Learning in games Vincent Conitzer

Learning in games
Vincent Conitzer
[email protected]
Learning in (normal-form) games
• Approach we have taken so far when playing a game:
just compute an optimal/equilibrium strategy
• Another approach: learn how to play a game by
– playing it many times, and
– updating your strategy based on experience
• Why?
– Some of the game’s utilities (especially the other players’)
may be unknown to you
– The other players may not be playing an equilibrium
– Computing an optimal strategy can be hard
– Learning is what humans typically do
• Learning strategies ~ strategies for the repeated
Iterated best response
• In the first round, play something arbitrary
• In each following round, play a best response against
what the other players played in the previous round
• If all players play this, it can converge (i.e. we reach
an equilibrium) or cycle
0, 0 -1, 1 1, -1
1, -1 0, 0 -1, 1
-1, 1 1, -1 0, 0
-1, -1
0, 0
0, 0
-1, -1
a simple congestion game
• Alternating best response: players alternatingly
change strategies: one player best-responds each
odd round, the other best-responds each even round
– At least converges in congestion games (why?)
Fictitious play
• In the first round, play something arbitrary
• In each following round, play a best response against
the historical distribution of the other players’ play
– I.e. as if other players randomly select from their past
• Again, if this converges, we have a Nash equilibrium
• Can still fail to converge…
0, 0 -1, 1 1, -1
1, -1 0, 0 -1, 1
-1, 1 1, -1 0, 0
-1, -1
0, 0
0, 0
-1, -1
a simple congestion game
Does the historical distribution
of play converge to equilibrium?
• … for iterated best response?
• … for fictitious play?
3, 0
1, 2
1, 2
2, 1
Historical distribution
(non)convergence for fictitious play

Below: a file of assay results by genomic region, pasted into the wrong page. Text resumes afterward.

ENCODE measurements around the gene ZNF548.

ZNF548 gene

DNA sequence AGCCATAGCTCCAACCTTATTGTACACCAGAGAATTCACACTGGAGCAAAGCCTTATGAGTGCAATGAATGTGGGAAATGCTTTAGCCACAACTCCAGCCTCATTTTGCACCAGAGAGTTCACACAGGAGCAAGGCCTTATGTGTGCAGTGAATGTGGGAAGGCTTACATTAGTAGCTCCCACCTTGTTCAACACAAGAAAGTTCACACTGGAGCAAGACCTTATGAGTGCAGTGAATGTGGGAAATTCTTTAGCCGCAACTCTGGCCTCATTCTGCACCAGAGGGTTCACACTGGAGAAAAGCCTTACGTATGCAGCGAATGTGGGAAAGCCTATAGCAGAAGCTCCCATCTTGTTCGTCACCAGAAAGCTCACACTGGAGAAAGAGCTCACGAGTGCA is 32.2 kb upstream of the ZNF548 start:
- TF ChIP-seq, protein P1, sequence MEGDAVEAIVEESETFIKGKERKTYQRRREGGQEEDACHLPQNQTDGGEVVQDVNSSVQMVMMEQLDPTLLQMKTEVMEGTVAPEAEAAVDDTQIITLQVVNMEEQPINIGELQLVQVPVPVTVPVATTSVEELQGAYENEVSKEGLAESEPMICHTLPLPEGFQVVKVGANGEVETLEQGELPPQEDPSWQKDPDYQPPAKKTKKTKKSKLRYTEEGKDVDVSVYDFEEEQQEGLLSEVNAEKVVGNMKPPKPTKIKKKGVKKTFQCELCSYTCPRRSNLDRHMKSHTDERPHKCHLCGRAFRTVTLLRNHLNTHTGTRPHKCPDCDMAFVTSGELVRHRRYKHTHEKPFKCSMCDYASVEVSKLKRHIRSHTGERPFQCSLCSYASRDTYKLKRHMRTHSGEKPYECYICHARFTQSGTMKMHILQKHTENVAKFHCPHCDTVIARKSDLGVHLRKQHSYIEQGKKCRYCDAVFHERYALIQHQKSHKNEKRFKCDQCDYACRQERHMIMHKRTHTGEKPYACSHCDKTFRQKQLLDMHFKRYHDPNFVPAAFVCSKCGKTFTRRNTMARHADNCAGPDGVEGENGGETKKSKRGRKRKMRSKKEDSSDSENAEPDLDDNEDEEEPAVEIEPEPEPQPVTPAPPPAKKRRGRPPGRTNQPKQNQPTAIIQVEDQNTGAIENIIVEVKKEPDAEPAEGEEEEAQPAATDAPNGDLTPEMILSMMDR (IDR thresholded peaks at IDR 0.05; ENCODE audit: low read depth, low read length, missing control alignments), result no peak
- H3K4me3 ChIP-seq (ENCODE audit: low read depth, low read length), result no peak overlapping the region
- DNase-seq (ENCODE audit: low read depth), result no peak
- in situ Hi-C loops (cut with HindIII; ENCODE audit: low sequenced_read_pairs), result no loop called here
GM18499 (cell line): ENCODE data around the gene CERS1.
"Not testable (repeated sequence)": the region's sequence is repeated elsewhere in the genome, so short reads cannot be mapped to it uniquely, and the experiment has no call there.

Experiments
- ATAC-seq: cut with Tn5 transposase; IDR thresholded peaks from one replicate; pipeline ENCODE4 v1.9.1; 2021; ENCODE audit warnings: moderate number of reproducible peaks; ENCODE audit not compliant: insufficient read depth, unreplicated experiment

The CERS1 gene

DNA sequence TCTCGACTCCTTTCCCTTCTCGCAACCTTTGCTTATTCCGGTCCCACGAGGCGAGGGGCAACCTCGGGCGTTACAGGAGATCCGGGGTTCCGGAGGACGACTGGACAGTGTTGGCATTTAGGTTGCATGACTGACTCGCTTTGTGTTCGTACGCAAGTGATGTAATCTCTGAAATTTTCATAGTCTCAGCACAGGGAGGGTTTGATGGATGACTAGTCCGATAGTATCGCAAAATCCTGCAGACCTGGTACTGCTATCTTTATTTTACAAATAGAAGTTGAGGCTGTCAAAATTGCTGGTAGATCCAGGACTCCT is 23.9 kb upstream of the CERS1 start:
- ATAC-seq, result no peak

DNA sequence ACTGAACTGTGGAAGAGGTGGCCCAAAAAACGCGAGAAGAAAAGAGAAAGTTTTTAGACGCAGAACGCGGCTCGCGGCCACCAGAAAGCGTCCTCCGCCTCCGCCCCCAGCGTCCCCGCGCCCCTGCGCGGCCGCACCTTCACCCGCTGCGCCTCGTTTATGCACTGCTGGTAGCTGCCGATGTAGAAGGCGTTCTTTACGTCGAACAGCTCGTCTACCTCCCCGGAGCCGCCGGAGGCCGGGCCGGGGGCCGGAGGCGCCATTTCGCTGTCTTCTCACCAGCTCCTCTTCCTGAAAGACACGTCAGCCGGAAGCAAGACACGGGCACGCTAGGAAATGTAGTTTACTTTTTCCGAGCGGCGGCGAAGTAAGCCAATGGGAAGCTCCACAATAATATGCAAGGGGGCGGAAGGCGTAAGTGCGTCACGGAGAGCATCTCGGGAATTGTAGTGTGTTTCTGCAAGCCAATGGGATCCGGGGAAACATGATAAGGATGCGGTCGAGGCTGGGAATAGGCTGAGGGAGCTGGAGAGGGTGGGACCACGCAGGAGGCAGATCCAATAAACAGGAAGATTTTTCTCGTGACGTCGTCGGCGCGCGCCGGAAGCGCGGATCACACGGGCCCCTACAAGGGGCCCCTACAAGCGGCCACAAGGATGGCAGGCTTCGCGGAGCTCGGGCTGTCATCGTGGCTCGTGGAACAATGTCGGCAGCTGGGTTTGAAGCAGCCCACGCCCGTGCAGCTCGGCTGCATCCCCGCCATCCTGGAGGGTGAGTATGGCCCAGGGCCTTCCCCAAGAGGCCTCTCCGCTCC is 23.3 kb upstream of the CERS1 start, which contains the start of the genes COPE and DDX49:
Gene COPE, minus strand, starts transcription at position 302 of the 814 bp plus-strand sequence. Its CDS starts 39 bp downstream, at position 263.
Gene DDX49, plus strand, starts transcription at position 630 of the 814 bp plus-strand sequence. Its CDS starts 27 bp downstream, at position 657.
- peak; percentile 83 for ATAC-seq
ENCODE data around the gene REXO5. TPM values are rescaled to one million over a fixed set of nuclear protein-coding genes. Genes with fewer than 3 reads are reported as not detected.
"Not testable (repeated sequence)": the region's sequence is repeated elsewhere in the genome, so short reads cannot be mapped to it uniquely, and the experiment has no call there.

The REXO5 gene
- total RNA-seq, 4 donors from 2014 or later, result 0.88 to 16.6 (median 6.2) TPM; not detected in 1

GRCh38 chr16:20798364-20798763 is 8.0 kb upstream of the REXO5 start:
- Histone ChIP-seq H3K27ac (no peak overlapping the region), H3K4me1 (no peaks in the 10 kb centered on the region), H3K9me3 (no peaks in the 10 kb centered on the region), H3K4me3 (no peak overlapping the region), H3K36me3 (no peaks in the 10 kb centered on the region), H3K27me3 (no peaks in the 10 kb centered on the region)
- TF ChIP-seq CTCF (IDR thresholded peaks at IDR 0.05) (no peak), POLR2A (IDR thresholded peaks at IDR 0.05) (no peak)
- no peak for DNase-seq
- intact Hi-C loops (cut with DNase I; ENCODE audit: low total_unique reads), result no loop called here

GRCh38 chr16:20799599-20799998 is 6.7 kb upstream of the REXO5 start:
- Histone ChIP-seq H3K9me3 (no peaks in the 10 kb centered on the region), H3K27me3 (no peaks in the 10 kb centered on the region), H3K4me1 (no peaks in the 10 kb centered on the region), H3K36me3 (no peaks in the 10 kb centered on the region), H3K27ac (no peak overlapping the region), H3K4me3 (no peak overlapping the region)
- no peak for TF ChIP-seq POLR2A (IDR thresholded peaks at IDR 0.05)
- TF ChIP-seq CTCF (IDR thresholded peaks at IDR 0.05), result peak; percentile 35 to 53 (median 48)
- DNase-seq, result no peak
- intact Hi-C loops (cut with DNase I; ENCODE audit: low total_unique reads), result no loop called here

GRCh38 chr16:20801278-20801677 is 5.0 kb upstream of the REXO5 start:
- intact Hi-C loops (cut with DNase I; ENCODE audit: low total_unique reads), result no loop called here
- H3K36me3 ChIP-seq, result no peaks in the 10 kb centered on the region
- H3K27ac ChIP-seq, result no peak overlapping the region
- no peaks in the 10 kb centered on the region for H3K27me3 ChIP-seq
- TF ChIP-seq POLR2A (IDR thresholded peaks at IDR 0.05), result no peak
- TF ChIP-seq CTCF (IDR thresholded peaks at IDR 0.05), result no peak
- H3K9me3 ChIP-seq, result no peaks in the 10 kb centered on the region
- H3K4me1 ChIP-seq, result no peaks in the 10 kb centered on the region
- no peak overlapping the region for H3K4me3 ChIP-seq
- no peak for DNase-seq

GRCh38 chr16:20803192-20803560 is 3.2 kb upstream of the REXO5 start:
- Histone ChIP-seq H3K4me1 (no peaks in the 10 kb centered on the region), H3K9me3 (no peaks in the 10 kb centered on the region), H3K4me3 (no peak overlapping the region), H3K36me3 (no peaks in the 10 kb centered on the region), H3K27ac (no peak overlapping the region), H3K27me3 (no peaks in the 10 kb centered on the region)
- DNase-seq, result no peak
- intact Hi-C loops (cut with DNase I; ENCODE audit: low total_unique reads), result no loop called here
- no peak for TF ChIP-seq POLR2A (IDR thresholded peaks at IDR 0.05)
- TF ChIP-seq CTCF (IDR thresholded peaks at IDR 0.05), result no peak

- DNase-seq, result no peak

• Historical distribution under fictitious play does not
converge for Shapley’s game (starting with (U, M)):
0, 0 0, 1 1, 0
1, 0 0, 0 0, 1
0, 1 1, 0 0, 0
• The historical distribution under fictitious play
converges for
– generic 2x2 games [Miyasawa 61]
– zero-sum games [Robinson 51]
– games solvable by iterated strict dominance [Nachbar 90]
• For each player i, action ai and time t, define the regret ri(ai, t) as
(Σ1≤t’≤t-1ui(ai, a-i,t’) - ui(ai,t’, a-i,t’))/(t-1)
• An algorithm has zero regret if for each ai, the regret for ai
becomes nonpositive as t goes to infinity (almost surely) against any
• Regret matching [Hart & Mas-Colell 00]: at time t, play an action that
has positive regret ri(ai, t) with probability proportional to ri(ai, t)
– If none of the actions have positive regret, play uniformly at random
• Regret matching has zero regret
• If all players use regret matching, then play converges to the set
of weak correlated equilibria
– Weak correlated equilibrium: playing according to joint distribution is
at least as good as any strategy that does not depend on the signal
• Variants of this converge to the set of correlated equilibria
• Smooth fictitious play [Fudenberg & Levine 95] also gives no regret
– Instead of just best-responding to history, assign some small value
to having a more “mixed” distribution
Targeted learning
• Assume that there is a limited set of possible opponents